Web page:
2019 started off well. It was Jan. 10, and I was getting offstage for the first time this year with Thunderborne, as usual soaked in sweat, having closed out a show with emerging alternative hard rock band Alypsia and the more established metal outfit A Razon de Nadie, both of which had been phenomenal. The crowd in Mundoloco, San Pedro, was small but wild.
A Thursday show can be tough, especially right in the heart of the “cuesta de enero” (the hill of January, commonly the most difficult financial time of the year given Christmas season and year-end beach trips depletes folks’ reserves). Nevertheless, it was the date that organizers Grunge506, founded by Steven Uba, were able to secure for one of a series of shows in support of Chepe Se Baña, an NGO dedicated to providing sanitation buses with showers and bathrooms for San José’s homeless.
This was exactly the kind of show we had been eager to be part of for a while. With both Grunge506’s savings and the shows’ attendances, we were able to make an impact in the NGO’s efforts to repurpose another bus to continue their cause.
The story starts earlier, though. The first time I met Uba, I had just arrived at a quaint residence hidden deep in the hills of Alajuelita, a southern region of San José’s sprawling metropolitan area. I was there to interview the members of Pixel, who were celebrating their eighth anniversary as a band, back in February 2018. More than a show, the event was a combination of birthday cookout, rock concert and day at the beach.
The mood was festive, the weather pleasant, and a small galera (something akin to a backyard shed or shack with a roof but no walls) had been converted to a stage. Within, the makeshift stage was decorated with the same items appearing in the cover Pixel’s recently released grunge album Alienation, mostly harkening back to the 1990s: a broken, boxy TV set, VHS tapes, an old electronic typewriter, and the like.
This was one of the first shows I was covering on my then-nascent radio show RelampaRock. It seems obvious in retrospect, but this interview taught me it was far easier to go to bands’ shows than try to coordinate a random meetup with them – what I lost in fuel and time, I more than made up in beer, good times and live rock music.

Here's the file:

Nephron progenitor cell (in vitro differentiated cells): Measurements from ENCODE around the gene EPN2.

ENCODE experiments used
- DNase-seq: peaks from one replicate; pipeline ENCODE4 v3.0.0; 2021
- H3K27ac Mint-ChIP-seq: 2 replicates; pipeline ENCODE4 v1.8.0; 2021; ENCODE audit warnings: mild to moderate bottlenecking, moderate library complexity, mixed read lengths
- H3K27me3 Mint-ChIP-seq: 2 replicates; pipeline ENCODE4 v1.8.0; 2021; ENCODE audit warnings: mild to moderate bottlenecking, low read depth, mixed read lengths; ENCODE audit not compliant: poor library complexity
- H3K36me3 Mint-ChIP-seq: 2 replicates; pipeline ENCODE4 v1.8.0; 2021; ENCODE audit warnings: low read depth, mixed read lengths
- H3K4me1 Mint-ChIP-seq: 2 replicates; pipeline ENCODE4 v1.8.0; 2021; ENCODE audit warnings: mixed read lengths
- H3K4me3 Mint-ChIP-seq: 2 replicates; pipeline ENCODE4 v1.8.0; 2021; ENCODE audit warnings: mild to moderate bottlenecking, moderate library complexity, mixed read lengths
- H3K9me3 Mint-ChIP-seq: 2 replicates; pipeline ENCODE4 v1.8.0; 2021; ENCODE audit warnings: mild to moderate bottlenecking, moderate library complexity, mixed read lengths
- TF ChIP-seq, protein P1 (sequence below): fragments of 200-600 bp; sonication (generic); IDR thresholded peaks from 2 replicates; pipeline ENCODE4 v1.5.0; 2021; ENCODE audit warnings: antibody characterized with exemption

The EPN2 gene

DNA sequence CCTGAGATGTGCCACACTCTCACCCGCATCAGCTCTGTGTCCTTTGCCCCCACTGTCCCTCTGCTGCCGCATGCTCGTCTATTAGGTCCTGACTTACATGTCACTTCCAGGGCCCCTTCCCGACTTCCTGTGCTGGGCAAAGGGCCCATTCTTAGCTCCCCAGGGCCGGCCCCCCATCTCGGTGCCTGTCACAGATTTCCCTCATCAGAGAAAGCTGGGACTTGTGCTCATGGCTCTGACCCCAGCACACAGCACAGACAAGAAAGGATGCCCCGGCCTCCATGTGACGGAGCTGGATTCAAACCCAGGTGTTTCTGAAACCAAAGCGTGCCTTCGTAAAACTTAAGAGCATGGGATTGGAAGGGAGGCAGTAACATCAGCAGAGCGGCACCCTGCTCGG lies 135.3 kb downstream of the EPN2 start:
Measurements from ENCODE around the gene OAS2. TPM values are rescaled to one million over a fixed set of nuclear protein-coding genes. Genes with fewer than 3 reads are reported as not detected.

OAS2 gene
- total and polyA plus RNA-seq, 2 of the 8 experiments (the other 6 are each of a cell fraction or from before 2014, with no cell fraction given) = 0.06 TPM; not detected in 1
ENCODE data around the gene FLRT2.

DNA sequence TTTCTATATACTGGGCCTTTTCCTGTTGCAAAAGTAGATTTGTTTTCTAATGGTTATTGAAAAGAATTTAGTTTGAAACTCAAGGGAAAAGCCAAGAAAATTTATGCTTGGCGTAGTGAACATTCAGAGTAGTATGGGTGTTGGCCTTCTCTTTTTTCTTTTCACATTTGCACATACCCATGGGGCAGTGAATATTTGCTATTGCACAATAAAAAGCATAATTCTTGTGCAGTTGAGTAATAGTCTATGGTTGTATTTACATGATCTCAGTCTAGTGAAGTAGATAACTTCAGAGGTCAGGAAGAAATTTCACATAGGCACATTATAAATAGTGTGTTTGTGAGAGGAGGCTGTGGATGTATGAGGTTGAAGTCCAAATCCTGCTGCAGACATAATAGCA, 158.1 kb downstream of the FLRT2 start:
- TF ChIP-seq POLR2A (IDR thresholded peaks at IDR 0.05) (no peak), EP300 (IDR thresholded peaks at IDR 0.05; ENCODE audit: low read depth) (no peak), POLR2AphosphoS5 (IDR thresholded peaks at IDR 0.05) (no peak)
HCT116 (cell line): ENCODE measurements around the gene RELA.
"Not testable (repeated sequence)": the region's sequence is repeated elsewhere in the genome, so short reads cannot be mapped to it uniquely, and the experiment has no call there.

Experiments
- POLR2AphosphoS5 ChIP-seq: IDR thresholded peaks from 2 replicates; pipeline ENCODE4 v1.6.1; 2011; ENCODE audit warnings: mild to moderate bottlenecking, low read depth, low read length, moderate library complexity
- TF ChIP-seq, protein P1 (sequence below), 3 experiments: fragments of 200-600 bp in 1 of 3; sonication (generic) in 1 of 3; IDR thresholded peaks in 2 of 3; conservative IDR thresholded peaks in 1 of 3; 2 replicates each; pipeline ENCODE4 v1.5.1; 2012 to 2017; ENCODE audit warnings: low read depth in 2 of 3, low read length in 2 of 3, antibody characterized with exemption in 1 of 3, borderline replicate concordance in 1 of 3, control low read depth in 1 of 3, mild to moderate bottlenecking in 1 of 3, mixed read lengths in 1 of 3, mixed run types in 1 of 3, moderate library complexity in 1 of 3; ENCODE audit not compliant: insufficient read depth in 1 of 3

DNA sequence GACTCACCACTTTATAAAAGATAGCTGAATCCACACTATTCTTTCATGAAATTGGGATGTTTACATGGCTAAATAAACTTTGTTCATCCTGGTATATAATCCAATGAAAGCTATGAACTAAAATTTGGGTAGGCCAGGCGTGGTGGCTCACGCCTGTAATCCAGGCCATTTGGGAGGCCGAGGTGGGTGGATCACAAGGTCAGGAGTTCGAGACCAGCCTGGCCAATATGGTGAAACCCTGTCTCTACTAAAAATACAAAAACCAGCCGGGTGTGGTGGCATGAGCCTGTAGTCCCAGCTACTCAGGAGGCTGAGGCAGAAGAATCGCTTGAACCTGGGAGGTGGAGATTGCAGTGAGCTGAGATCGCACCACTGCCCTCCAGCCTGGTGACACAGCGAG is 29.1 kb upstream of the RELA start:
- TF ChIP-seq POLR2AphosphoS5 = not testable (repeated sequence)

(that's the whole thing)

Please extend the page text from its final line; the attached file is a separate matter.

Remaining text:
Uba’s band, Grandpa Joe, named after a lyric from an early Nirvana song, was opening the show. The grunge scene here may be small, but it is also a tightly knit community. I was immediately struck by Uba’s sheer physical resemblance to Kurt Cobain, or rather a laid-back, tropicalized Cobain who lived quite happily beyond 27, at least.
I figured we would do a two-for-one deal, so I included Grandpa Joe in the interview and stuck around for their show. We put their songs on RelampaRock, and they have become fixture since, especially the infectiously catchy, Seattle-esque single MayDay, along with Pixel’s single Naive.
Through chance, I bumped into Uba and his bandmates, bassist Rodian Alvarez and drummer Freddy Miranda, who round out the power trio, several times. Though perhaps far more than chance, it was the sign of a band constantly on the move. I brought them on to play at the first RelampaRock Fest, an event put together to promote the radio show in June 2018, along with longtime grunge luminaires Morttimer, active since 1999. It was here that I learned of Grunge506.
506, Costa Rica’s country code, is common modifier for brands, initiatives, and organizations here; in short, an identifier for anything national. And as the name implies, Grunge506 is a loose amalgam of bands trying to push the local scene forward (its motto is We’re talkin’ about national music!), and it’s only one example of the new ways of organization emerging in local scenes the world over, aided by technology.
It might be taken for granted, but it is a little amazing to stop and think what can be accomplished with a Facebook page, a WhatsApp group and a mission. Of course, the real action occurs live, both in regular monthly meetings and in shows, which members who are not playing that day frequently attend. Regardless of platform, the constant communication can be an enormous asset, from sharing of tips, to gig opportunities, to being a source of musical equipment in emergencies.
And this is just the beginning, as the organization arose only recently and debate is still fierce within the group as to where to focus energy next to push forward the goal of expanding the scene and bringing local music to the masses. Initiatives like the alliance with Chepe Se Baña will likely remain key. One can only hope that more groups, of all genres, will emerge and debate, seek alliances with charitable organizations and non-profits, find new and innovative ways to emerge. Music has tremendous power to bring communities together; let’s not waste it solely in the search for profits.
You still have a chance to help, as another wave of shows in support of Chepe Se Baña are currently being planned. You can follow Grunge506’s FaceBook page if you’d like to contribute by attending these shows, or of course, even better, go directly to www.chepesebana.com to learn how you can help.
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